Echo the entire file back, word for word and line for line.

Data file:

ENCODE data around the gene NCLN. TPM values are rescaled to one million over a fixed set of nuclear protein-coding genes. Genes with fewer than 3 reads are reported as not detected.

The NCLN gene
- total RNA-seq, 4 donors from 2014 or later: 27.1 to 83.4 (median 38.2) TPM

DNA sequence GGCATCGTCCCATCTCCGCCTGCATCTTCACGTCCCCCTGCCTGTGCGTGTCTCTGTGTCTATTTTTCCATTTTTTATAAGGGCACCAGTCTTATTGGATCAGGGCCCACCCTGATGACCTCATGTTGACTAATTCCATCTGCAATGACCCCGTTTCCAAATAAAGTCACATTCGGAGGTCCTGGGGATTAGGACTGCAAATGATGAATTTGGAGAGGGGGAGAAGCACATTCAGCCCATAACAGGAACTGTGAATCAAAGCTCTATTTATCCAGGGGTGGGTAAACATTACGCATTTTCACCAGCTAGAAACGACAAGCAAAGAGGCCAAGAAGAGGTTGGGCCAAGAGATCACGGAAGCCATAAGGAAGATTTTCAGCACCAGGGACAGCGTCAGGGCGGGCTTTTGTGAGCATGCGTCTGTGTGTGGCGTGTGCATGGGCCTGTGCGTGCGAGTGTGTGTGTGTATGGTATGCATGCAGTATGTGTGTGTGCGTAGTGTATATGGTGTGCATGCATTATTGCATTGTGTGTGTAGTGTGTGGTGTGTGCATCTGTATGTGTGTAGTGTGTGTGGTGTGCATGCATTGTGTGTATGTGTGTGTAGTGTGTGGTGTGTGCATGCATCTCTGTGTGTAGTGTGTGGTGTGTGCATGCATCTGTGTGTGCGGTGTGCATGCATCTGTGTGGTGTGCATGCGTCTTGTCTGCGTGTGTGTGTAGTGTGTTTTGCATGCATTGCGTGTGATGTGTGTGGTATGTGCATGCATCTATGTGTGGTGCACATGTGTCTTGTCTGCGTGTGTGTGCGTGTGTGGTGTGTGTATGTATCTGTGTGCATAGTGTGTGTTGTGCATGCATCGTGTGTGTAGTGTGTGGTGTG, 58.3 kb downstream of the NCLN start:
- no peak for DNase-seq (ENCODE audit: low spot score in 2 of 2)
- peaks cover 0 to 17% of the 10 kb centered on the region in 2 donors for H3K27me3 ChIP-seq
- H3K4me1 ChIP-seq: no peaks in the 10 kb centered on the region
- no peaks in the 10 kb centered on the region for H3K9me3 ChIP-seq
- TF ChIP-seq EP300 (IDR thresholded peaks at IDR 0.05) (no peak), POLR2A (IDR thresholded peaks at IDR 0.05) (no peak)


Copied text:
ENCODE data around the gene NCLN. TPM values are rescaled to one million over a fixed set of nuclear protein-coding genes. Genes with fewer than 3 reads are reported as not detected.

The NCLN gene
- total RNA-seq, 4 donors from 2014 or later: 27.1 to 83.4 (median 38.2) TPM

DNA sequence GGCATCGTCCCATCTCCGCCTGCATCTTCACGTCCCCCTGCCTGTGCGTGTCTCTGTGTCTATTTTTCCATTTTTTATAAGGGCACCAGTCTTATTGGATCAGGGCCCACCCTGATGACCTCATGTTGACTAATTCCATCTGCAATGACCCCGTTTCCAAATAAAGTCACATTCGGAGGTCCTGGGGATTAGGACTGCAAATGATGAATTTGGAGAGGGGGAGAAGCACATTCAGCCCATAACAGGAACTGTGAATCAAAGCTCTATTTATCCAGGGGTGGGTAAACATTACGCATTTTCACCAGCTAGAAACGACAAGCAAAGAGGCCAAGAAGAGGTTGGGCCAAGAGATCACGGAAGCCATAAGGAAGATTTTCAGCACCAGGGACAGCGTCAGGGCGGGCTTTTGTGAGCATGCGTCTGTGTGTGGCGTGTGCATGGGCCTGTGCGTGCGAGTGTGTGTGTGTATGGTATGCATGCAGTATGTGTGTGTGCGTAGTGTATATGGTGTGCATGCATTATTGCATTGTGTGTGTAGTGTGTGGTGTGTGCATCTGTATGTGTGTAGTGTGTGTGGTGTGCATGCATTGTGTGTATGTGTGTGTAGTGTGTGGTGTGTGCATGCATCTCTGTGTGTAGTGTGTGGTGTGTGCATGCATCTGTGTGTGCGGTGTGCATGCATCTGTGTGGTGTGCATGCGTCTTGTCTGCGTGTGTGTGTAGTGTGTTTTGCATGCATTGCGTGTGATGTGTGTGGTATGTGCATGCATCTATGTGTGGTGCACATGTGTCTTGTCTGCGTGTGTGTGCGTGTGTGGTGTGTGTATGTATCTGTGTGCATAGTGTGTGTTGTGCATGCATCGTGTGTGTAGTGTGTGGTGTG, 58.3 kb downstream of the NCLN start:
- no peak for DNase-seq (ENCODE audit: low spot score in 2 of 2)
- peaks cover 0 to 17% of the 10 kb centered on the region in 2 donors for H3K27me3 ChIP-seq
- H3K4me1 ChIP-seq: no peaks in the 10 kb centered on the region
- no peaks in the 10 kb centered on the region for H3K9me3 ChIP-seq
- TF ChIP-seq EP300 (IDR thresholded peaks at IDR 0.05) (no peak), POLR2A (IDR thresholded peaks at IDR 0.05) (no peak)